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Criminology Department Creates Mock Crime Scene

By Rebekah Skeens
On October 11, 2018

New crime scene apartments prepare students for futures in criminology.
Photo Courtesy of Courtney Ross

 

 
Students who are a part of the sociology major with an emphasis in criminology now have access to new crime scene apartments to assist in further learning about the field.
 
Two on-campus apartments located across from the Woodell parking lot, formerly known as “College Courts,” are being utilized for students gaining a degree in a criminology emphasis. Criminology instructor Lori Pace says this experience and mock set-up are to benefit her students. This will help get the students more prepared for the field while giving them desired real-world experience.
 
On Sept. 11, students viewed the mock scenes set up at the College Courts. Pace explained how the two created scenarios were vastly different from each other. One scenario included a veteran student and a pool of blood. Students obtained the ID of a witness and then began the investigation process. The other scene took place in what looked to be an abandoned apartment where a dead body was found. The victim had a gunshot wound and the students had to determine who was the killer and what was their motive.
 
After students had a chance to evaluate the information and study the scenario, they spoke with a W.Va. Crime lab head representative on Sept. 18. The students presented the information from their observations of the crime scenes and explained the methods of their investigations.
 
Some students who participated were first unsure about what they were about to encounter but afterwards were glad to have been a part of the experience. Concord Criminology student Jaxon Poore shares what it was like for him. “I thought getting to do the crime scene was very interesting. It gave us the opportunity to gain some real hands-on experience regarding crime scene investigation. It was challenging to try and find out the evidence and then piece together what actually happened. I think it was a great experience and I would love to be able to participate in more crime scenes in other classes at Concord.”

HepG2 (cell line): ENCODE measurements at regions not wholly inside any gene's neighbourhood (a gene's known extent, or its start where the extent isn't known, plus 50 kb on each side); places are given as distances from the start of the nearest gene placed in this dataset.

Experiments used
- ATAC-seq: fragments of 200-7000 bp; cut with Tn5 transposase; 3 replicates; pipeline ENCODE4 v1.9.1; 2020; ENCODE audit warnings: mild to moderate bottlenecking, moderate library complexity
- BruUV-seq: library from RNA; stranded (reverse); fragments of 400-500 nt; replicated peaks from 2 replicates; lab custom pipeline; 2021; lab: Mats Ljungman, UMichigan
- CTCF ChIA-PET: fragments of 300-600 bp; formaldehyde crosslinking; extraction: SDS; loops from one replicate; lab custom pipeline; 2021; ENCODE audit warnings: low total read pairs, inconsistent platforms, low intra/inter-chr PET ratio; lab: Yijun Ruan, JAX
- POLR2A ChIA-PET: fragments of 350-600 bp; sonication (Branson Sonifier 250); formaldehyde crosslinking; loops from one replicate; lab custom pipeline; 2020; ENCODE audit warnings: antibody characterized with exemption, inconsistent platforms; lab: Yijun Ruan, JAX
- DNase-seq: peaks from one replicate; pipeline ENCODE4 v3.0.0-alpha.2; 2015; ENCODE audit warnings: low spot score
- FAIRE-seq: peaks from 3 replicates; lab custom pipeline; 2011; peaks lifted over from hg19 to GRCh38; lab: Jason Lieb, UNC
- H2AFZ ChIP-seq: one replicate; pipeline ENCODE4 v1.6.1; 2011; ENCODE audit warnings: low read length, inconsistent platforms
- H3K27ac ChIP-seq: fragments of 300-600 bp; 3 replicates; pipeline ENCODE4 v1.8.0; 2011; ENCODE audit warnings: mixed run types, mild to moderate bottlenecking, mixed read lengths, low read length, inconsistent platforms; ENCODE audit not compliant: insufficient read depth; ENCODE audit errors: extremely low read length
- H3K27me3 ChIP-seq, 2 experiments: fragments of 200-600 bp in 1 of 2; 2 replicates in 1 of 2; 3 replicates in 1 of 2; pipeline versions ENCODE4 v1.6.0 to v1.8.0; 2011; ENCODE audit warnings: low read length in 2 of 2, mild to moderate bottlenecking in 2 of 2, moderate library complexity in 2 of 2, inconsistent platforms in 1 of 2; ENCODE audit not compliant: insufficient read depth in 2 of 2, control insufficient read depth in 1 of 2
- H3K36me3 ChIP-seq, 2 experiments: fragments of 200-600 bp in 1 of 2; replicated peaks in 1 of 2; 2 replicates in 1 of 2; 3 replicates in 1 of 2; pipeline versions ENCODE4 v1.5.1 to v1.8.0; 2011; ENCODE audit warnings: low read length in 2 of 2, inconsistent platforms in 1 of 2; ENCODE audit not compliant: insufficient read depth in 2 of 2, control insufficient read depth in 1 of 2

Another criminology student, Mikayla Ashby, shares how her experience will benefit her in the future. She says, “I feel that the crime scene apartments were an excellent way for students to gain practice on the proper ways law enforcement go about investigating. Having to develop our own theory on what occurred at the crime scene was challenging and fun as we completed our own investigation.  Being able to hear a State Trooper and the head of the Charleston crime lab debrief the crime scenes and share their knowledge was an amazing opportunity.”
 
During Pace’s criminology course taught at the Concord University Beckley campus, she would create a pop-up crime scene for students in her classes. She explained it was a smaller crime scene than the one created on the Athens campus, as there would usually only be a vehicle and one victim. After teaching on the Athens campus, she decided to create one here as well. She said, “This was just a big idea I had last spring after teaching in Athens for the Criminology emphasis. After going through channels to find the space and start to collect items for props all summer and the first part of this semester, we’ve pulled off two successful crime scenes.”
 
Pace continues by explaining how students are aware of what the program can become with all their involvement. Due to this, there is great potential for the criminology emphasis to continue to grow. This gives students something more than reading from a textbook or watching a crime television show. The hands-on experience is ultimately what will help the students and get others interested in the program.
 
The Sociology department is looking for items which can be used for future crime scenes. They are now accepting donations and are willing to haul items away if they can be used in any way. Most home, office or dorm items can be beneficial for creating the next mock scene. If anyone has items they no longer want or would like to donate, contact Lori Pace at lpace@concord.edu. 
 
 

 

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